Increasing multimorbidity in an Australian street health service A 10-year retrospective cohort study

Diane Arnold-Reed, Lakkhina Troeung, Tom Brett, Wendy Chan She Ping-Delfos, Cecily Strange, Elizabeth Geelhoed, Colleen Fisher, David Preen

Research output: Contribution to journalArticle

Abstract

Background and objectives

Street-based clinics provide general practice services to marginalised and homeless persons. The objective of this study was to examine prevalence, patterns and severity of multimorbidity in patients attending one such service.

Method

A retrospective cohort study (2006-15), comprising medical record review of patients (n = 4285), was undertaken. A Cumulative Illness Rating Scale (CIRS) was used to assess multimorbidity.

Results

Average age of patients was 38.2 +/- 17.9 years. Of 31.5% Aboriginal patients, 50.8% were female (37.6% in non-Aboriginal patients). Of all patients, 53% had multimorbidity. Aboriginal patients had higher rates of multimorbidity than non-Aboriginal patients (58.0% vs 50.6%, P

Discussion

Street-based general practice services are critical to facilitate easy access to primary and secondary management of chronic multimorbid conditions in marginalised (especially Aboriginal) patients.

Original languageEnglish
Pages (from-to)181-+
Number of pages9
JournalAustralian journal of general practice
Volume47
Issue number4
Publication statusPublished - Apr 2018

Cite this

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title = "Increasing multimorbidity in an Australian street health service A 10-year retrospective cohort study",
abstract = "Background and objectivesStreet-based clinics provide general practice services to marginalised and homeless persons. The objective of this study was to examine prevalence, patterns and severity of multimorbidity in patients attending one such service.MethodA retrospective cohort study (2006-15), comprising medical record review of patients (n = 4285), was undertaken. A Cumulative Illness Rating Scale (CIRS) was used to assess multimorbidity.ResultsAverage age of patients was 38.2 +/- 17.9 years. Of 31.5{\%} Aboriginal patients, 50.8{\%} were female (37.6{\%} in non-Aboriginal patients). Of all patients, 53{\%} had multimorbidity. Aboriginal patients had higher rates of multimorbidity than non-Aboriginal patients (58.0{\%} vs 50.6{\%}, PDiscussionStreet-based general practice services are critical to facilitate easy access to primary and secondary management of chronic multimorbid conditions in marginalised (especially Aboriginal) patients.",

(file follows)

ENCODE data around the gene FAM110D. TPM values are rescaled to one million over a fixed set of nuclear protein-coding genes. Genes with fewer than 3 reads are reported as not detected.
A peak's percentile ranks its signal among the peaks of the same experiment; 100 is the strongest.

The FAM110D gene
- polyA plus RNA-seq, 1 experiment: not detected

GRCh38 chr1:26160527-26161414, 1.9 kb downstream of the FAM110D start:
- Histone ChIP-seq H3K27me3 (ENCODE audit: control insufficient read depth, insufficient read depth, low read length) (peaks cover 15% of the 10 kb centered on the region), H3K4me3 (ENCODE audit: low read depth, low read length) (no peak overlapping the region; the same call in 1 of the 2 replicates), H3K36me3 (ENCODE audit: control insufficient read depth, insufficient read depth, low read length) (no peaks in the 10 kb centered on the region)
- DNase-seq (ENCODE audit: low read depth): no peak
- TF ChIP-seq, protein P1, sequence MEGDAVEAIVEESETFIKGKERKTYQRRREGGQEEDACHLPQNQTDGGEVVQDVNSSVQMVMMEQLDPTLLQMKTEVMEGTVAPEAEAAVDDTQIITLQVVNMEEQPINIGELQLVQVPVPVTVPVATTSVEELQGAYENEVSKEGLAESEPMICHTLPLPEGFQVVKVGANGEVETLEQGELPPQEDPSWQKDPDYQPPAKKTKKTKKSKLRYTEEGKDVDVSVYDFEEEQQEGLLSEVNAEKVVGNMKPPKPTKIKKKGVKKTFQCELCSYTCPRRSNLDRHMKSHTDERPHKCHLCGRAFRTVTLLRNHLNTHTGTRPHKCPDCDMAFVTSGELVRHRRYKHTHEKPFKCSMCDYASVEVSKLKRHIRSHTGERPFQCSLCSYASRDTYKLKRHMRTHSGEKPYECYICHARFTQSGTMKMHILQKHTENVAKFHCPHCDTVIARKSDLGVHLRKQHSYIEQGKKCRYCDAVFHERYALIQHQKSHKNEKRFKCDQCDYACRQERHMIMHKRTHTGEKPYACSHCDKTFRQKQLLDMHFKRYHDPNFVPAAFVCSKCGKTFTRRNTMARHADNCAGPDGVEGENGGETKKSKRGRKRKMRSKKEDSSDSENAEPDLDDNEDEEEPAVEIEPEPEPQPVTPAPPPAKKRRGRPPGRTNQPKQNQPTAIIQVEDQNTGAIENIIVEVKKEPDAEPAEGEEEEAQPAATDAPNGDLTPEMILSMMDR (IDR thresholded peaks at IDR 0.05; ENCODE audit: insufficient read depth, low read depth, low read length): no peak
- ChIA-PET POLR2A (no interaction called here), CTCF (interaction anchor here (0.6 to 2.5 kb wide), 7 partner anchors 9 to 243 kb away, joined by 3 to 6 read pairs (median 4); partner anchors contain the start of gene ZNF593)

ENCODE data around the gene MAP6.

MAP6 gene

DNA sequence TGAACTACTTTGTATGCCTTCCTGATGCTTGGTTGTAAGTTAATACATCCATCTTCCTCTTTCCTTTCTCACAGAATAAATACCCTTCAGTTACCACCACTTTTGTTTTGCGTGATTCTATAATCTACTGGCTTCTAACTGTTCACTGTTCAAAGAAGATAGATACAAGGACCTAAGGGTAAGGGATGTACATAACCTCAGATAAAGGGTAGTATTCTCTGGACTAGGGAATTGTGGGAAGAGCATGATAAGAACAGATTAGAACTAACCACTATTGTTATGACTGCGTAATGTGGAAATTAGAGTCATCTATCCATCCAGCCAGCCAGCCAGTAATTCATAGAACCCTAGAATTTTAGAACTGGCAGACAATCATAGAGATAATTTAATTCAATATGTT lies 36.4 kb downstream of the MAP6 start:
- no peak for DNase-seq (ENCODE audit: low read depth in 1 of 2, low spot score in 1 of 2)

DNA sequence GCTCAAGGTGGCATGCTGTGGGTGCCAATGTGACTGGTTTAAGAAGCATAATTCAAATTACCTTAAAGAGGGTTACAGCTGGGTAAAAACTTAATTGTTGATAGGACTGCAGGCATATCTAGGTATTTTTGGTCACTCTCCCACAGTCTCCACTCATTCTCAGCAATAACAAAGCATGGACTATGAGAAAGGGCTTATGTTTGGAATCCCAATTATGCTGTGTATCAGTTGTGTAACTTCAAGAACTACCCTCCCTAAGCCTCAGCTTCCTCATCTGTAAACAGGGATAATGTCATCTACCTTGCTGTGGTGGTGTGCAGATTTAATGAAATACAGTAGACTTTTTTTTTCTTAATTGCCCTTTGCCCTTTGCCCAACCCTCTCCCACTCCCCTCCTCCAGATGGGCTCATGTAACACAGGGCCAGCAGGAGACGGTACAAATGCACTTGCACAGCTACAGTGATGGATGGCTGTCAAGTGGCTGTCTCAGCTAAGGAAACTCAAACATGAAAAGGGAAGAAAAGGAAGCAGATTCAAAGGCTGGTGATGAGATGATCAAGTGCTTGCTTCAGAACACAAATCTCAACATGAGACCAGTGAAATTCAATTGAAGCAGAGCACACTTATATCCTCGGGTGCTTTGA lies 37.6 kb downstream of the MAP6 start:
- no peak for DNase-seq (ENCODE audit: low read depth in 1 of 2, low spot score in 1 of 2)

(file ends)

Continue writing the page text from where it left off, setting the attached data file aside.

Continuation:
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Increasing multimorbidity in an Australian street health service A 10-year retrospective cohort study. / Arnold-Reed, Diane; Troeung, Lakkhina; Brett, Tom; Ping-Delfos, Wendy Chan She; Strange, Cecily; Geelhoed, Elizabeth; Fisher, Colleen; Preen, David.

In: Australian journal of general practice, Vol. 47, No. 4, 04.2018, p. 181-+.

Research output: Contribution to journalArticle

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